Burma: Ruling junta to blame for murder of top Karen leader, says ITUC

As evidence mounts of the Burmese junta’s involvement in last night’s murder of a top Karen political leader on the Thai-Burma border (...)

Brussels, 15 February 2008: As evidence mounts of the Burmese junta’s involvement in last night’s murder of a top Karen political leader on the Thai-Burma border, the ITUC today expressed its horror and disgust at the assassination of Phado Mahn Sha, General Secretary of the Karen National Union (KNU), representing Burma’s second-largest ethnic nationality group. Mahn Sha, aged 64, was killed last night, 14 February, by two Karen-speaking assailants who entered his house in Maesod, a town situated inside Thailand on the Burmese border. According to the Federation of Trade Unions – Burma (FTUB, an ITUC associate organisation), the 4x4 vehicle used by the assassins belongs to a Thai business partner of the DKBA, a proxy Karen militia controlled by Burma’s military junta, the State Peace and Development Council (SPDC). The attackers reportedly climbed the stairs to Mahn Shar’s flat while he was finishing his meal, greeted him in the Karen language, then drew their guns and shot him twice in the chest. The victim died on the spot.

Mahn Sha was considered as the top leader of the KNU, an ethnic political movement supporting Daw Aung San Suu Kyi’s National League for Democracy (NLD) and other democratic opposition parties in Burma. The KNU, which has struggled for decades to secure increased recognition of Karen peoples’ rights inside the Burmese federation, is widely known for sheltering and assisting victims of forced labour and other egregious human rights violations committed by SPDC and its proxy Karen militia, the DKBA. The so-called Democratic Karen Buddhist Army, a para-military structure armed and controlled by the SPDC, has for over 10 years been denounced by the ITUC and its predecessor organisation, the ICFTU, as being responsible for murders, torture, rape, imposition of forced labour and forced recruitment of child soldiers in Burma’s Karen State, which borders Thailand.

“This wicked murder must be fully investigated by Thai authorities and the relevant international agencies and its authors, both material and intellectual, brought to justice, as soon and wherever possible”, said ITUC General Secretary Guy Ryder. ”If, as we have every reason to believe, the SPDC is ultimately responsible for it, this killing should help prove to the international community that Burma’s corrupt and murderous regime is not in the least interested in bringing about even the slightest degree of democracy to the country and its citizens, whether through a bogus referendum, so-called national elections or any other deceptive method”, he added. The SPDC has last week-end declared it would hold a “Constitutional referendum” next May and organise national elections in 2010, an announcement widely denounced by Burma’s democracy movement and many foreign governments as a scam designed to relieve mounting international political and economic pressure on the junta.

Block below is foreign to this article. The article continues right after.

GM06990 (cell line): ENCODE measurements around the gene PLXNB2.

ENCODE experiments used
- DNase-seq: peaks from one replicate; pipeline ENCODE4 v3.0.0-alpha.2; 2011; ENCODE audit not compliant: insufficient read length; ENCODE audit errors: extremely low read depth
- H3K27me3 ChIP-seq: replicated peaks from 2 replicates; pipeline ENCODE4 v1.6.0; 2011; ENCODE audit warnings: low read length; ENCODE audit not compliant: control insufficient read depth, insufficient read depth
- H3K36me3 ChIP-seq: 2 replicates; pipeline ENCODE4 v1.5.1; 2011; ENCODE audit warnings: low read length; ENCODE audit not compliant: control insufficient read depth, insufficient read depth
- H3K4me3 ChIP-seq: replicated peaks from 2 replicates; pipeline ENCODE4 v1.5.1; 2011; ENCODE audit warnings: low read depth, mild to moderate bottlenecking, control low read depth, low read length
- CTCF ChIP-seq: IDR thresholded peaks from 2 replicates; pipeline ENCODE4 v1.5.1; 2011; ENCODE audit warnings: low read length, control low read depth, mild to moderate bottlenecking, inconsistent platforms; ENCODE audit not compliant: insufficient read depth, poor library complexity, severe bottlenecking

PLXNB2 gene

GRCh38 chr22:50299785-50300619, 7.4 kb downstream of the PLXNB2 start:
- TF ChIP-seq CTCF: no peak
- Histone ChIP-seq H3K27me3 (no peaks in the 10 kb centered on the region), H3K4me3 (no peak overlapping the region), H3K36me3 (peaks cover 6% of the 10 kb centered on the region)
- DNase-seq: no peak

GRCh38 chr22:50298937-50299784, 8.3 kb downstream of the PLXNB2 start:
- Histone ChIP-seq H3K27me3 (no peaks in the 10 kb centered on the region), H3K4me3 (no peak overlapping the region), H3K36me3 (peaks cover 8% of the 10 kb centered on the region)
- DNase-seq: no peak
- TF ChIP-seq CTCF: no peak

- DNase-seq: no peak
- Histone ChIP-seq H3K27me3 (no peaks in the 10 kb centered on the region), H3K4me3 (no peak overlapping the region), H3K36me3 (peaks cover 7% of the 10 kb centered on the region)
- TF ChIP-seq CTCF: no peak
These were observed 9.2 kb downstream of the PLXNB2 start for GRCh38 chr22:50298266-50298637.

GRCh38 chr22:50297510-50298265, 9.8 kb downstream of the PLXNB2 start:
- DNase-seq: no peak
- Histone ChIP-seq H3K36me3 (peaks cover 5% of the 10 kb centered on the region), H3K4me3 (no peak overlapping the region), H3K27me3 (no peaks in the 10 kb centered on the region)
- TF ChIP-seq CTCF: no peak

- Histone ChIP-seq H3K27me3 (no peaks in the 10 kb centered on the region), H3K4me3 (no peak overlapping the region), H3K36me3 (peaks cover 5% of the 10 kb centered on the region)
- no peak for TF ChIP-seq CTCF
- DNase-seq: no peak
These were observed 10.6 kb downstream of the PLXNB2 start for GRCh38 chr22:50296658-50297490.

The ITUC said Burma’s neighbours, particularly India, China and ASEAN member countries now had to face up to their historic responsibilities towards Burma and its 47 million people. China, in particular, has come under strong criticism in international circles for using its veto power to block UN Security Council resolutions aimed at compelling Burma’s ruling junta to release Aung San Suu Kyi and other political prisoners and engage in a genuine dialogue with the democratic opposition and representatives of ethnic nationalities. In the run-up to the Beijing Olympics, Burmese groups around the world have also increasingly drawn parallels between the situation in Sudan’s western Darfur province and Burma, pointing at China’s reluctance to use its considerable influence over both Sudan and Burma over their respective human rights crises.

The ITUC represents 168 million workers in 155 countries and territories and has 311 national affiliates.

For more information, please contact the ITUC Press Department on: +32 2 224 0204 or +32 476 621 018.